Complying with municipal bylaws for good vibrations

An example of vibration measurement equipment, along with a box to capture and store data.
Photos courtesy Aercoustics Engineering Limited

By Nicholas Sylvestre-Williams, M.Eng., P.Eng.
The Crosstown, a light rail transit (LRT) project set to run across Eglinton Avenue, is expected to make it easier to traverse Toronto when finished. Unfortunately, that is not much consolation to residents and businesses in the middle of the construction zone. According to Metrolinx, the agency responsible for road and public transport in the Golden Horseshoe region, more than 200 complaints about the tunnel-boring have been received since November 2015. The new LRT is not the only project to garner complaints in the area. From new buildings at Ryerson University to condo tower construction, the City of Toronto has fielded numerous calls about construction noise and vibrations.

Toronto is only one of many municipalities to receive resident complaints about this issue. In Ottawa, multiple homes in the Lowertown neighbourhood were left with damage after experiencing strong vibrations from an adjacent condo development site. Residents blamed the excavation, sheet piling, dewatering, and drilling for ceilings dropping, drywall cracks, and other damage.

Large and small construction projects alike can cause problems. For instance, Edmonton’s infill housing program may be upgrading neighbourhoods, but it can also cause issues with adjacent properties if no one controls the amount of vibration. Damaged fences are usually easy to mend, but flooded basements and vibrations causing tiles and drywall to crack are more concerning. In both Ottawa and Edmonton, construction sites did not violate existing bylaws, but likewise did not make for friendly neighbours.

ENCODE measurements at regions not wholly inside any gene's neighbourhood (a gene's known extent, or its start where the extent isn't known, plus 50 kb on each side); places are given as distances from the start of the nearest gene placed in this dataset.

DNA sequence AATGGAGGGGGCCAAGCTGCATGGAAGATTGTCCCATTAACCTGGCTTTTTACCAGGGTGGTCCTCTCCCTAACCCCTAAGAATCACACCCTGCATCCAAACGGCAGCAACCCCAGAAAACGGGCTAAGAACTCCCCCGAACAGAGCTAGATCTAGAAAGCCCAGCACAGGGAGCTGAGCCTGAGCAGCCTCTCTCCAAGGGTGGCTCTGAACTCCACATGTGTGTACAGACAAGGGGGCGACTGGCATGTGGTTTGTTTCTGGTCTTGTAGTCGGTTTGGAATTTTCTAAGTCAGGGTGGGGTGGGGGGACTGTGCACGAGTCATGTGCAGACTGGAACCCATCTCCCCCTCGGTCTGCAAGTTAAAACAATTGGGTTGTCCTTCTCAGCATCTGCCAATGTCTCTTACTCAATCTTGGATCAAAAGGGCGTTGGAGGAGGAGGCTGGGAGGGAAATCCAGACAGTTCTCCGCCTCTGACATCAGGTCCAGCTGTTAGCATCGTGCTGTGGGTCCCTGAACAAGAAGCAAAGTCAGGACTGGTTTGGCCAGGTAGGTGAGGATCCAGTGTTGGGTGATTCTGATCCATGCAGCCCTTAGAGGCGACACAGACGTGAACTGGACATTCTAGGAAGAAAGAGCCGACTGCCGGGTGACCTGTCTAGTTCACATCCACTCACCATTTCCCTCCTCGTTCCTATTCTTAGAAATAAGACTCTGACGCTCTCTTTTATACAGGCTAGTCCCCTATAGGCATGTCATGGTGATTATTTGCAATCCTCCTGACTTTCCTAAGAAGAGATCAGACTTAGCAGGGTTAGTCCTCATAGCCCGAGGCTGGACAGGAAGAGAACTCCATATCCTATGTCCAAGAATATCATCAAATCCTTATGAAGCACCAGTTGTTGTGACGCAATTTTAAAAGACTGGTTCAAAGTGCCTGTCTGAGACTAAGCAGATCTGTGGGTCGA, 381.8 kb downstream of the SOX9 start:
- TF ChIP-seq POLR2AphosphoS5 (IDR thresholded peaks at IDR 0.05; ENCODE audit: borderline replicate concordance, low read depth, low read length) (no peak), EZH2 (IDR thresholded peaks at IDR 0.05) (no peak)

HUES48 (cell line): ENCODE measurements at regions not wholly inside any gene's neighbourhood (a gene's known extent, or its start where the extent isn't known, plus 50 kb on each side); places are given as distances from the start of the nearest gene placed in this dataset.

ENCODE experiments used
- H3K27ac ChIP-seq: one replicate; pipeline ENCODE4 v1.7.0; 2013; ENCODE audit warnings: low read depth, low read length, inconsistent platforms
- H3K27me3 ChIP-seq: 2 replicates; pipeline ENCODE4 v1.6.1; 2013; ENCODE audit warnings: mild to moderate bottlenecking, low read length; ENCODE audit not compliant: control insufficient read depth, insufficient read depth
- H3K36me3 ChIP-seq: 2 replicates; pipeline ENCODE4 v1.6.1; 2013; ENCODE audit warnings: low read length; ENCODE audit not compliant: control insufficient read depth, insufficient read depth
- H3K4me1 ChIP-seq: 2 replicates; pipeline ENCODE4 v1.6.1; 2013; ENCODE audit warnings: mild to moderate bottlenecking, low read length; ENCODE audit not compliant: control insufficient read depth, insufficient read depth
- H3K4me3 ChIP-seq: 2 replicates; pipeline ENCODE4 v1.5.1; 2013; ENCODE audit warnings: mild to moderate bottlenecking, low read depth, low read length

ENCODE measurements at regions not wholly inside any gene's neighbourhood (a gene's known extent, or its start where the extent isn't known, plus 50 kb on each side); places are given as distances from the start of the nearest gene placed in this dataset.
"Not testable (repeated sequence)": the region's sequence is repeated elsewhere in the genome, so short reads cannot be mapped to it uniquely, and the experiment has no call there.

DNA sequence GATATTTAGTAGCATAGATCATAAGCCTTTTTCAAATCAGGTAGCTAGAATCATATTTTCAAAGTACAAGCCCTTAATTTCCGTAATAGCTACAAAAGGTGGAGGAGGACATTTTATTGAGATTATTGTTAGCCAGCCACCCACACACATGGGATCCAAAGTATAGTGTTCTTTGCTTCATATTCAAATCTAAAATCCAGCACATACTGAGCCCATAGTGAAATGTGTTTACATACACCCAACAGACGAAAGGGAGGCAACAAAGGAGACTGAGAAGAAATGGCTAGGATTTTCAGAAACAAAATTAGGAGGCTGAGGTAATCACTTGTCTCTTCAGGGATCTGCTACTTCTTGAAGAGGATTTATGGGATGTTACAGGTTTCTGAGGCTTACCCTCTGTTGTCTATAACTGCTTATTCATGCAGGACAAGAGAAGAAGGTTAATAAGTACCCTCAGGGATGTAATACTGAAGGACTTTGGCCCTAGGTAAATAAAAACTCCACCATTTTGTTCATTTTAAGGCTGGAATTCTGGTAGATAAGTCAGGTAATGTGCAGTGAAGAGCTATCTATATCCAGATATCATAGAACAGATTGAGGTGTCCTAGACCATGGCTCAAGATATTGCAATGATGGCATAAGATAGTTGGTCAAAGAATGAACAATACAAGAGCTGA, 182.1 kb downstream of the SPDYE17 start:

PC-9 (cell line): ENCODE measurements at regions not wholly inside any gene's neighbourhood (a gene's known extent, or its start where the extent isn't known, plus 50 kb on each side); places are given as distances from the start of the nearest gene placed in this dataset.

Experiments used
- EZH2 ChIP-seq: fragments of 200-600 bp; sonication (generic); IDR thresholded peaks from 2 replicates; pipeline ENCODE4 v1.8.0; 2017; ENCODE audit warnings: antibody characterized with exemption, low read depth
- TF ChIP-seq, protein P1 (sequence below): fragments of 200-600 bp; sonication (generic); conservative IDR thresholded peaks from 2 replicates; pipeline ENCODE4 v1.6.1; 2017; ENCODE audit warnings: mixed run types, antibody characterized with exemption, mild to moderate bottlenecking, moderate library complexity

Having learned from these kinds of conflicts, more cities are starting to explore bylaws to help protect neighbouring sites when a construction project gets underway. The concern is always the impact of the project on its surroundings—by having bylaws related to vibration, municipalities can protect themselves from risk, placing the responsibility on builders and their clients.

Toronto has a bylaw on this matter already, under Chapter 363 of the Toronto Municipal Code. Implemented in 2008, it requires construction companies to monitor anything potentially having vibrations—large or small. However, there is a significant difference between a noticeable shake and vibrations actually causing structural damage.

Measuring vibrations
A condo tower resident could feel vibrations on the 10th floor of his or her building and raise the alarm, but this may not mean there is actually a problem. The average person will feel a vibration at around 0.1 mm/sec—however, for a vibration to cause structural damage, it needs to be at 8 mm/sec, about 80 times higher. Drilling into bedrock and digging holes produce very different vibration levels, not all of which will cause issues with the neighbouring building.

Vibration measurement equipment can be modified to fit in the necessary space on a construction site. Here, the box is attached to a steel beam to measure ground vibrations.

Even when a bylaw exists, its enforcement relies on construction companies monitoring their own sites. There is a possibility a location’s vibration measurements may never be reviewed, but if there is a problem with a neighbouring site, the company would be required to produce its data to show the project’s vibration levels. The most crucial times for vibration monitoring are the demolition, excavation, and drilling stages.

One of builders’ biggest misconceptions is thinking vibration monitoring is just an optional ‘check mark’ to complete before starting a project. Prior to the bylaw in Toronto, there was no accountability for this kind of problem, but now there is a risk with construction that needs to be mitigated. The requirement for companies to monitor vibration in turn calls for engineers with equipment suitable for measuring vibrations accurately.